3D programming, begun in 2011 with a 2-year trial of several shows and the 2012 Olympic Games, has "not taken off" with audiences who find it "quite hassly," Kim Shillinglaw, the BBC's head of 3D, said.
An estimated 1.5 million households in Britain have a 3D-enabled television set.
"I have never seen a very big appetite for 3D television in the United Kingdom," Shillinglaw, who will return to her main job at the BBC as head of science and natural history programming when the project ends at the close of the year, said in an interview.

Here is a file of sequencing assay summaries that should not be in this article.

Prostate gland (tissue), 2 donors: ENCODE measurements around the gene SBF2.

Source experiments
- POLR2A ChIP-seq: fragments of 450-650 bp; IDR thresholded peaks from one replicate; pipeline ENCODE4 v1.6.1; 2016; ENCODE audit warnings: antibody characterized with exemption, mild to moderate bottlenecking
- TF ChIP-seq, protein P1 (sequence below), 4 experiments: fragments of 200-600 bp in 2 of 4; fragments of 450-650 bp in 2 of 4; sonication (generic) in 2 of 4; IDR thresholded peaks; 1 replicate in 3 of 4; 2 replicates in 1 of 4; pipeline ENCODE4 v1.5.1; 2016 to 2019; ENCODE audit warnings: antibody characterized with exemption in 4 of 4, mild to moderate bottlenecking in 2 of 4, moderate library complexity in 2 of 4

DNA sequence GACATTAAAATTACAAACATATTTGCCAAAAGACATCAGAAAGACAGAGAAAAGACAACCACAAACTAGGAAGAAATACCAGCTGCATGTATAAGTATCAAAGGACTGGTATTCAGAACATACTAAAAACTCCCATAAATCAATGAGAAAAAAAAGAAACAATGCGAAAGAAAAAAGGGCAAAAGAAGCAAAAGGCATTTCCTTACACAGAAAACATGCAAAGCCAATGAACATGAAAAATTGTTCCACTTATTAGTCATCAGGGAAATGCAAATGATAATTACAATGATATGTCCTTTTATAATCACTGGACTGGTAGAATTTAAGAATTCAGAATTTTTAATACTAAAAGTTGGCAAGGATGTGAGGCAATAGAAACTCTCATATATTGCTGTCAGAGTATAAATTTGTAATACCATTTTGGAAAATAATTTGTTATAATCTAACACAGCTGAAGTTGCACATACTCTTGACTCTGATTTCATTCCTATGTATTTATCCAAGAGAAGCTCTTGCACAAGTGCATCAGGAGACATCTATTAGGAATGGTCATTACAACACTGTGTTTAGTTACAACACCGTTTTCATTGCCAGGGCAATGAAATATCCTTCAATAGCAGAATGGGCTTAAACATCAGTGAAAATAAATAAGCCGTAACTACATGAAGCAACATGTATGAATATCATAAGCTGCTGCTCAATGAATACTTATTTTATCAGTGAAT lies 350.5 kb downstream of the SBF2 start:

"After that we will see what happens when the recession ends and there may be more take up of sets, but I think the BBC will be having a wait-and-see," she said. "It's the right time for a good old pause."
A Doctor Who anniversary special in November will be among the final shows televised as part of the 3D trial, the BBC said.
U.S. sports network ESPN announced last month it was closing its 3D channel due to low viewing figures.